Weight & Fitness
Do you have guided imagery for weight loss and/or positive body image? Or can you recommend one?
Yes, absolutely. Best for weight loss, if I do say so myself, is our HJ Weight Loss imagery - it doubled weight loss in a controlled study at Canyon Ranch.
With summer in full swing, I wanted to remind everyone about our great new day and night audio programs to encourage a healthy body image. As I sipped my Yogi tea, I saw the perfect beginning quotation right on the back of my tea bag, "Live with reverence for yourself and others."
It's so simple, but it clearly defines the concept of having a healthy body image. If you have reverence for yourself, you respect your body and naturally give it what it needs to be the best it can be. If you have reverence for others, you see the beauty in them and you don't hold them to ridiculous standards either.
Summer is a great time to focus on appreciation of your hard-working body, your oldest friend and steadiest companion. If you are interested in improving your body and body image, and you haven't tried Dr. Traci Stein's new audio programs, Healthy Weight & Body Image and Healthy Weight & Body Image during Sleep now is an excellent time.
We found this note posted on our Weight Loss page. It's very encouraging for anyone currently doing battle with his/her own body over weight issues. Here it is:
"This CD was sent to me by a friend at one of the lowest points in my life. Although I was once healthy and active, after my father's death and a couple of other major life changes, I found myself 100 pounds overweight, compulsively bingeing, anxiety ridden/severely depressed and unable to do anything about it.
This is not a question but a thank you. Your Weight Loss affirmations have been powerful for me. Not just for weight loss, but for encouraging a positive approach to life and for helping me let go of the negative energy that I know consumes me sometimes.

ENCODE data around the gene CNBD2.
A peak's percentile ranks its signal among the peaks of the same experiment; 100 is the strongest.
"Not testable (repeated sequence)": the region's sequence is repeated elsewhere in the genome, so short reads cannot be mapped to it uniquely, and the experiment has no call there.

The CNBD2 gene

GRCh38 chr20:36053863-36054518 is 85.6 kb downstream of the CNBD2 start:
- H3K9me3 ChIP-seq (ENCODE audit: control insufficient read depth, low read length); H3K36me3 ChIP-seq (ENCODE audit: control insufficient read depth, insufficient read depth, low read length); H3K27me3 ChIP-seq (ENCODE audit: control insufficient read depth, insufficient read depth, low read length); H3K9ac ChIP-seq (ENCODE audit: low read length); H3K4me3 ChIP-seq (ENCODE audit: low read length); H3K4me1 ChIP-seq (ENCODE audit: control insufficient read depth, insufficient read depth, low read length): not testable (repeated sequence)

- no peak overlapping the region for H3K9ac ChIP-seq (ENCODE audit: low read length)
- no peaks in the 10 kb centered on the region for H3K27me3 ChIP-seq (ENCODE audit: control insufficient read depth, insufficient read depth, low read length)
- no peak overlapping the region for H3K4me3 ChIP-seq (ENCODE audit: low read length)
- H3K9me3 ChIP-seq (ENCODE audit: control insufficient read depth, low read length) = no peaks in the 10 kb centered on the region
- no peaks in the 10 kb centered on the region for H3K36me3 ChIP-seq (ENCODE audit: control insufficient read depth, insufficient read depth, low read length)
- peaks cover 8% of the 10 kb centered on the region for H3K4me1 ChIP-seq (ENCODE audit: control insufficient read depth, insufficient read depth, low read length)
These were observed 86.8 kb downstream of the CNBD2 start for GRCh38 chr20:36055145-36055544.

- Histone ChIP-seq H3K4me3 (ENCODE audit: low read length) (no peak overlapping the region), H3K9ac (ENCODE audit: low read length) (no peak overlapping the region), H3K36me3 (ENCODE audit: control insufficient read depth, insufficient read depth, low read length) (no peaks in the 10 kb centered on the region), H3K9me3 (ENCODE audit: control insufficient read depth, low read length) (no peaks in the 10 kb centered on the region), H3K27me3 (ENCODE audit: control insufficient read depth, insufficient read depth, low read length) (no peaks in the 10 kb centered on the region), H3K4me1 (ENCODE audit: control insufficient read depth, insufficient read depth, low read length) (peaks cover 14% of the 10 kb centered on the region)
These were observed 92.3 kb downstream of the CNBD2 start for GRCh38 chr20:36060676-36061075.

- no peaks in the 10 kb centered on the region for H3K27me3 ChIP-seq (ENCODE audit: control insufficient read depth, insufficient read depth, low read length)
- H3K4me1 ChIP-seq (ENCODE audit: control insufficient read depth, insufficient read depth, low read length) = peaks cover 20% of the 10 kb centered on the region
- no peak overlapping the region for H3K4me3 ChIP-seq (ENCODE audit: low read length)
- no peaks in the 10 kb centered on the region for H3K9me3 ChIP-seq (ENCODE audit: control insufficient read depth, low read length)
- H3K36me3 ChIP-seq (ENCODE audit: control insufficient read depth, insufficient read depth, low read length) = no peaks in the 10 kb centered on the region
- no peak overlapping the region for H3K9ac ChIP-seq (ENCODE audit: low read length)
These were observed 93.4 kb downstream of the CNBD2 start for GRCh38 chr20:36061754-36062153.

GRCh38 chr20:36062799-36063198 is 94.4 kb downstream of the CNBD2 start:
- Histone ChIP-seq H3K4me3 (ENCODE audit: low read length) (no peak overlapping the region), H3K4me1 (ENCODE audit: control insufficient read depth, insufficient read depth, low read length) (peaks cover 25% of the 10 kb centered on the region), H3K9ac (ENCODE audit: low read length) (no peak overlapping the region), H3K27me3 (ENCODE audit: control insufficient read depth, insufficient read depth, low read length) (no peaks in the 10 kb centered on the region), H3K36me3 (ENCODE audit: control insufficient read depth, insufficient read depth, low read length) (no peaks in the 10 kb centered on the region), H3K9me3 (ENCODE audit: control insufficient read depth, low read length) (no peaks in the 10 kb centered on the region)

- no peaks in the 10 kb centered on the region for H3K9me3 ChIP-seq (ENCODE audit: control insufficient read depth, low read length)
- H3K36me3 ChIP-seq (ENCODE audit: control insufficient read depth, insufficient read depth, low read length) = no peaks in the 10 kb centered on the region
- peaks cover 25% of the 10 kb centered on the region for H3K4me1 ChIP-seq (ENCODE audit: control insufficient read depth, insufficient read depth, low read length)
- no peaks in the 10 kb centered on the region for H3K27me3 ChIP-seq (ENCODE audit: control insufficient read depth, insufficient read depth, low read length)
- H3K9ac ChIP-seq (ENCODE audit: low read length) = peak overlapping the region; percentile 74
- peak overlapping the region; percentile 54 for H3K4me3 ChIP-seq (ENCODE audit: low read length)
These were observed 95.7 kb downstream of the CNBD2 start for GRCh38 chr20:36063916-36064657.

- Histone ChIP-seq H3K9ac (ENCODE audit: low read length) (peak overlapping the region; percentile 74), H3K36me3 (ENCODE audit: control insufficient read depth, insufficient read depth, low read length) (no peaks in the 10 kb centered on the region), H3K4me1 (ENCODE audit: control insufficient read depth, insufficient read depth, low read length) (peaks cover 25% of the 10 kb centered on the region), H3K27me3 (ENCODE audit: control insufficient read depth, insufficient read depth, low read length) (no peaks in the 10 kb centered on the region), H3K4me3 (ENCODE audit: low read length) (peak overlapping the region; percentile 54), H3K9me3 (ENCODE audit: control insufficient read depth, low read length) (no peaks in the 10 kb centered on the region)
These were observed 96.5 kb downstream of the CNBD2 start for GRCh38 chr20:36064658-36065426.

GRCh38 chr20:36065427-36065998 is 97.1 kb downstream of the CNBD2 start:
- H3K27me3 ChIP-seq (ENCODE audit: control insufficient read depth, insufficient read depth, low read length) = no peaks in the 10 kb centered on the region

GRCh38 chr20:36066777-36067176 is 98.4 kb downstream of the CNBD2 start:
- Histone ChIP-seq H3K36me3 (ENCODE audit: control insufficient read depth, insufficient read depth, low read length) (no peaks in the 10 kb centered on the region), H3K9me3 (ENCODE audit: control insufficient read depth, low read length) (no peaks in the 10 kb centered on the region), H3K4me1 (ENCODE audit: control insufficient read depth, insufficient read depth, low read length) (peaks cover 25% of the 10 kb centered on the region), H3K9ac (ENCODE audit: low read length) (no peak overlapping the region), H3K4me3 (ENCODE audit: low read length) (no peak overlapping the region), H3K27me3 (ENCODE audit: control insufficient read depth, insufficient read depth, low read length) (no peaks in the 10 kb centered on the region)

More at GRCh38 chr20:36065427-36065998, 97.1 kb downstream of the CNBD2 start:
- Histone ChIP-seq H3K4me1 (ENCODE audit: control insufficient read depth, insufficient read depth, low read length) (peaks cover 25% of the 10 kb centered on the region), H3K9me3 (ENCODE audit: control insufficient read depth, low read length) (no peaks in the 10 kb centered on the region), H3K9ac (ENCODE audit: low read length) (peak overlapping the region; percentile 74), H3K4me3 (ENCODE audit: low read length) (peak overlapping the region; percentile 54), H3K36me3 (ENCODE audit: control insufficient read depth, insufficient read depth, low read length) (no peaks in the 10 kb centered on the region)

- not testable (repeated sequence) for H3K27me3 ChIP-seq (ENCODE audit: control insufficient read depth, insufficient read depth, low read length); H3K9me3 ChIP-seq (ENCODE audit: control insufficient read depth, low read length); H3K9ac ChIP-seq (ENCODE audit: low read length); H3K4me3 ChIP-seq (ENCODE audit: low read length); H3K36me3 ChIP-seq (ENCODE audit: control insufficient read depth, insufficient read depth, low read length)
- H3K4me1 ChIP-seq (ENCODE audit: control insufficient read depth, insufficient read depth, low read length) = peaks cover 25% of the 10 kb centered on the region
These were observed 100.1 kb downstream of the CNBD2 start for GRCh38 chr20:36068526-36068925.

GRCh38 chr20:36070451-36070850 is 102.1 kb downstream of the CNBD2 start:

Also, as a musician, I appreciate how the music builds and resolves at critical moments, underscoring the message.
The first time I heard ' . . the time for reinjuring myself by remembering old wounds is over' I felt like I'd been hit between the eyes. I repeat it to everyone who needs to hear it (giving you credit, of course).
While I still struggle, I hope I am improving 'more and more' on my emotional journey. Thank you for helping to guide my way.
Researchers from University Hospitals of Geneva in Switzerland evaluated the use of an online, guided, self-administered treatment program for bulimia nervosa (BN), and to determine predictors of outcome.
Data were collected in four European countries where the program was simultaneously used. One hundred and twenty-seven female patients with bulimia nervosa (mean age of 24.7 years) participated in a 4-month intervention, using a CBT based online-guided self-help program. Contact during the treatment period included weekly e-mails with a coach.
Measures included the Eating Disorders Inventory-2 (EDI-2) and the Symptom Check List-Revised (SCL-90R).
We just got this message on Facebook and found it very timely, being as how our very own Traci Stein's new guided imagery/hypnosis title, Healthy Weight and Body Image, is soon to be released.